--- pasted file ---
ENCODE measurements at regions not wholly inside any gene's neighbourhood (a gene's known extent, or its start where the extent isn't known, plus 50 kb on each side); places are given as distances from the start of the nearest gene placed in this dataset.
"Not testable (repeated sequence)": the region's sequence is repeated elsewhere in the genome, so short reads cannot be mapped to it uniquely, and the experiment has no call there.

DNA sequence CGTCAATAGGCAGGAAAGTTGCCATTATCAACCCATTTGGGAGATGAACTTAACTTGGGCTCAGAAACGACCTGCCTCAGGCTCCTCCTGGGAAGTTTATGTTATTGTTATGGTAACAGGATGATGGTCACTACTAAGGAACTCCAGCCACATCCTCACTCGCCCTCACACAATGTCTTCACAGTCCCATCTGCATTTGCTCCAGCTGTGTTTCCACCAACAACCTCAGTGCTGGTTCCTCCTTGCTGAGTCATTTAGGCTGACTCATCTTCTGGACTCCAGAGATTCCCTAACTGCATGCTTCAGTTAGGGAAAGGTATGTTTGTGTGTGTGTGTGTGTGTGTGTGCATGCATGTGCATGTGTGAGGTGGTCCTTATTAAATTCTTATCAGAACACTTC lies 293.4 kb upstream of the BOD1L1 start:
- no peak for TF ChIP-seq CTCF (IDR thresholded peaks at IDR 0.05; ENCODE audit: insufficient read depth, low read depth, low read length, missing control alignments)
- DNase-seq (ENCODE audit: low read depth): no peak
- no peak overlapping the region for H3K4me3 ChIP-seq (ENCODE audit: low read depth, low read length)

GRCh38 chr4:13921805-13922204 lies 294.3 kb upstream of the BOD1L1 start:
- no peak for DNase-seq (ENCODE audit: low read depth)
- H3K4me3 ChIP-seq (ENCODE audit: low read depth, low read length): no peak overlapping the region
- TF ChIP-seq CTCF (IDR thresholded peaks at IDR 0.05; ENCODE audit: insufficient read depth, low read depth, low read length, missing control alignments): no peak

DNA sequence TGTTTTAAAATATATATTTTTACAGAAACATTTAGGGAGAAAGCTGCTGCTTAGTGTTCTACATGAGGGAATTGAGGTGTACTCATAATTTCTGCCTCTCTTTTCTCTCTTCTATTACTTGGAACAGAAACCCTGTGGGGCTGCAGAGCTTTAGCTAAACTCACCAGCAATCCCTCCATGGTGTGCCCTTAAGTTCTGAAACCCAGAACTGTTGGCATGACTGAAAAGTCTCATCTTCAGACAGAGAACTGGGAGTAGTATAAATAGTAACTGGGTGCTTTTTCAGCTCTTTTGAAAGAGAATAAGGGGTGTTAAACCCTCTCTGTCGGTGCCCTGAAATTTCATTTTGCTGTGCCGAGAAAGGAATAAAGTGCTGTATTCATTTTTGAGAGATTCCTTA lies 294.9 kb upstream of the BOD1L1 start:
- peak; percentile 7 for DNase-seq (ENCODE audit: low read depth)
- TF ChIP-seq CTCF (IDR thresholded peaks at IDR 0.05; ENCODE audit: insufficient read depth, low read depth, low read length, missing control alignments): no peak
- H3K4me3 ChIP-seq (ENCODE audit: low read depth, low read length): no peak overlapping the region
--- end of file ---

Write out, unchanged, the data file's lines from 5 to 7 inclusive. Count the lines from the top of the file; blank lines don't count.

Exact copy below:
- DNase-seq (ENCODE audit: low read depth): no peak
- no peak overlapping the region for H3K4me3 ChIP-seq (ENCODE audit: low read depth, low read length)

GRCh38 chr4:13921805-13922204 lies 294.3 kb upstream of the BOD1L1 start: